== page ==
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The Twisted Window - Lois Duncan The Twisted Window has the same feel as the teenager-in-peril books I devoured as a melodrama-loving kid, back in the early-to-mid '90s. I don't remember reading anything by Duncan but the book felt familiar anyway.

In a nutshell: our heroine, Tracy, is approached by a boy named Brad, who asks for her help. Brad is trying to find his baby sister, whom he believes was snatched by his ex-stepfather, and he wants Tracy to be his sidekick. She agrees, and the book follows their mission to its conclusion.

It's a short read, and moves quickly, although there's a bit of unnecessary detouring here and there: the commercials that are on the teevee while Tracy's aunt and uncle are chatting, some out-of-place similes. Tracy is a likeable character for the most part, and I appreciated that she was aware of what was going on around her instead of being clueless. She had a few bratty moments but what teenager doesn't? Sometimes Brad behaves in a manner that would make Edward Cullen proud, so I found it hard to trust him, which kind of worked with the story.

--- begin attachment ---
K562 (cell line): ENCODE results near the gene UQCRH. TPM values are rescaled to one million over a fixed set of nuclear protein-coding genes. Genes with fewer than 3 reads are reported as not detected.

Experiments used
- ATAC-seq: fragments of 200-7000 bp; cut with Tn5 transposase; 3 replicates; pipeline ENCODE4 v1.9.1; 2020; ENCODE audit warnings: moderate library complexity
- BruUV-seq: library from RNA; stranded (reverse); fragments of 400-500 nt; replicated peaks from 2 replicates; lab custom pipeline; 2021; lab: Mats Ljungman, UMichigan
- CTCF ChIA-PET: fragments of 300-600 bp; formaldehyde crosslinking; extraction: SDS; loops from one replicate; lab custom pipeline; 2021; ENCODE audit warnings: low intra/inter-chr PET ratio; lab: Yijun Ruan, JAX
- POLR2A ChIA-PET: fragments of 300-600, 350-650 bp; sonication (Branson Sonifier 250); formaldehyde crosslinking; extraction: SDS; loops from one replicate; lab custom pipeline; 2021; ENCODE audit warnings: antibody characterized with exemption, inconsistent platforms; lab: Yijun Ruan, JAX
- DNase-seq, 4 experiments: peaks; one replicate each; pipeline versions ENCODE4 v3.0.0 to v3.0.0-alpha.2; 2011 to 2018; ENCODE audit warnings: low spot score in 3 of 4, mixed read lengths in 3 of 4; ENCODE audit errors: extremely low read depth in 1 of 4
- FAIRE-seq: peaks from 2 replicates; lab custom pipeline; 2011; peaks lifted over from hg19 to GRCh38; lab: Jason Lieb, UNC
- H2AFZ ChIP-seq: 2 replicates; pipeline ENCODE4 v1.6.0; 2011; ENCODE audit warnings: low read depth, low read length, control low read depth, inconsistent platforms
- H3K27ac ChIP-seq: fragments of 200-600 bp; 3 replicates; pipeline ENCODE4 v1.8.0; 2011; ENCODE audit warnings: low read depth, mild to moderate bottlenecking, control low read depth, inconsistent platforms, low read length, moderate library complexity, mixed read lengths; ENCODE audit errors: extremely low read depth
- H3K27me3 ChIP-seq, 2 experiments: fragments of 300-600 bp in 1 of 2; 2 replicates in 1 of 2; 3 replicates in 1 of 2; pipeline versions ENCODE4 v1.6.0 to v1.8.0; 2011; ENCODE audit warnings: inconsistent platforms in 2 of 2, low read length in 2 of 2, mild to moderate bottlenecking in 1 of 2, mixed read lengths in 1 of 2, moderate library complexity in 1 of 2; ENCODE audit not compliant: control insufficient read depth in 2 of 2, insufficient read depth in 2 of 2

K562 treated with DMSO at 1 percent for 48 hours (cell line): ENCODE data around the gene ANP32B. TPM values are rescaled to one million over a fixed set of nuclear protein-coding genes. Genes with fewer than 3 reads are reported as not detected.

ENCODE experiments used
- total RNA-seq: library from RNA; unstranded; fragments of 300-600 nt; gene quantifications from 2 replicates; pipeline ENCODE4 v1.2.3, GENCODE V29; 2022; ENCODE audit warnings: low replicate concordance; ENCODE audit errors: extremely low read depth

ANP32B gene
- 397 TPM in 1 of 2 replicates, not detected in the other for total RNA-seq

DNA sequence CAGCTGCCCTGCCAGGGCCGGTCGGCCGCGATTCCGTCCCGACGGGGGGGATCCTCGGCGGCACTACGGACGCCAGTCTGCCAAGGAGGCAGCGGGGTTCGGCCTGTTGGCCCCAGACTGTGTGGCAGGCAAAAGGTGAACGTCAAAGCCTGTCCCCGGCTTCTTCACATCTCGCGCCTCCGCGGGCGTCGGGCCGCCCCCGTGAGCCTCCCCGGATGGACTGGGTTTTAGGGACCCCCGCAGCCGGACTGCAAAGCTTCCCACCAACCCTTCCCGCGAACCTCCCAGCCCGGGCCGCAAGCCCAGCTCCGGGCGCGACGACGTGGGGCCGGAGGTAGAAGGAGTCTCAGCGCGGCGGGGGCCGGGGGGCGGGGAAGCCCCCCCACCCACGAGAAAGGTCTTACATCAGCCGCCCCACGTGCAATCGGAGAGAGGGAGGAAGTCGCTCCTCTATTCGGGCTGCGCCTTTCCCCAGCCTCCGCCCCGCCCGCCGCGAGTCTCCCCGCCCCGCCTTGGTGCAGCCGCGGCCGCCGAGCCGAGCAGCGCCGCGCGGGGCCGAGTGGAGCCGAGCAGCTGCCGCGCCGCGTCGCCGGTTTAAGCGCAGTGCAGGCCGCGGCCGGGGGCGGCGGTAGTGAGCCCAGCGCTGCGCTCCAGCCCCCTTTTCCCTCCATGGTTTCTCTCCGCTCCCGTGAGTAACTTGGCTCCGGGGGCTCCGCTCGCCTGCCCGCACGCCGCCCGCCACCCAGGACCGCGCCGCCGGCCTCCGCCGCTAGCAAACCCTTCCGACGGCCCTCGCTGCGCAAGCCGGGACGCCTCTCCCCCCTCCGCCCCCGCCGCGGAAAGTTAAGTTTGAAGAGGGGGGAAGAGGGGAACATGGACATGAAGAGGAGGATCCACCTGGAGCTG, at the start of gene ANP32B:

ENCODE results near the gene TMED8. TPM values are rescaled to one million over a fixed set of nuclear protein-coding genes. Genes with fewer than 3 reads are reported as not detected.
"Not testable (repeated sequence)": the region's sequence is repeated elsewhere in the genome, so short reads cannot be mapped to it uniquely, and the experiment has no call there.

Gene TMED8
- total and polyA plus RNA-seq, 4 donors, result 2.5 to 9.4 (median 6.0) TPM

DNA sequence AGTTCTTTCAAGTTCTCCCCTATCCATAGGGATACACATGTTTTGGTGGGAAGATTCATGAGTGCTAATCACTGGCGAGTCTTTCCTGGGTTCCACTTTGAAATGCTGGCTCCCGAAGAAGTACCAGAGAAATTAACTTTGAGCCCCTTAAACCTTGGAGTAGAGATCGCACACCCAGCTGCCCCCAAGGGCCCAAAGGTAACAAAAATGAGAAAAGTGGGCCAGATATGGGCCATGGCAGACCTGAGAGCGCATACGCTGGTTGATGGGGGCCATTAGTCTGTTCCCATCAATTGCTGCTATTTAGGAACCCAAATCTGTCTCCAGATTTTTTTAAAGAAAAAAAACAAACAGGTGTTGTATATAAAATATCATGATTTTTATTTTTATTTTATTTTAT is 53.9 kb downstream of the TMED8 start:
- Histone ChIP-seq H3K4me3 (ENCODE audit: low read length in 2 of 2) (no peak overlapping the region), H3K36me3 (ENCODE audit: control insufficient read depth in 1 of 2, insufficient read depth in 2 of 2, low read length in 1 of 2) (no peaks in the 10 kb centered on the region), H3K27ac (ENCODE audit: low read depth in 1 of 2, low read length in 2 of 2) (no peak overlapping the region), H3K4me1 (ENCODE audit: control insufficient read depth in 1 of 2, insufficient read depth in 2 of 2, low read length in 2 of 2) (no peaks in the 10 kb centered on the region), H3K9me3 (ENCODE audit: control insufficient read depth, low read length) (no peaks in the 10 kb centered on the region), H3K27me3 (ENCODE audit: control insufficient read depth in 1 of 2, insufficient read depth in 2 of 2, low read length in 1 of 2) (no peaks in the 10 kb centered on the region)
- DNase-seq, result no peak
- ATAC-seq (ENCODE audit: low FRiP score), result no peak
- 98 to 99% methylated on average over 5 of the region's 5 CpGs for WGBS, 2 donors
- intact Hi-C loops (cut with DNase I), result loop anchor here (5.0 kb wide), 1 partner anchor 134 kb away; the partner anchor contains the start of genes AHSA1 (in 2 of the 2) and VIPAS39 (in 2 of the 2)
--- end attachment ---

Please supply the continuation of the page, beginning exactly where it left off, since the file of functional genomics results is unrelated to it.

I liked most of the adults -- with one or two exceptions, they're people dealt unexpected hands, doing the best they can. The Twisted Window isn't chock-full of adult interactions, but when they appeared (mostly as exposition) I enjoyed them; I'm used to the adult POV being absent from these books.

The story itself has a handful of twisty turns, most of which are telegraphed far in advance. I don't know if a younger reader would see them coming quite as easily; I guess it would depend on her level of media saturation. To Duncan's credit, I still kept reading despite the predictability, wanting to see how everything would pan out. I enjoyed it despite my crystal ball.

While it still has the tone of those books I used to mainline, the e-book version I just finished (which was a NetGalley find) has been updated, most noticeably with mentions of cell phones, and I guess that makes sense for the younger generation, who would probably be like "Why wouldn't he just use his cell?" or whatever. However, it still has elements that make it FEEL like an older book -- the slang, a Garfield clock, a forest green scoopneck dress and French braid being "exotic" -- so I'm not sure it totally works. I think it might have been better to trust the reader to know that not everyone had cell phones in the late '80s. It did make for a fun game of find-the-new-bits, though!

Oh, and there's a little mini-bio of Duncan at the back of the book, complete with photographs of a baby Lois and her parents and their FABULOUS holiday cards. It was like a little treat at the end of an already satisfactory trip to Nostalgia Land.

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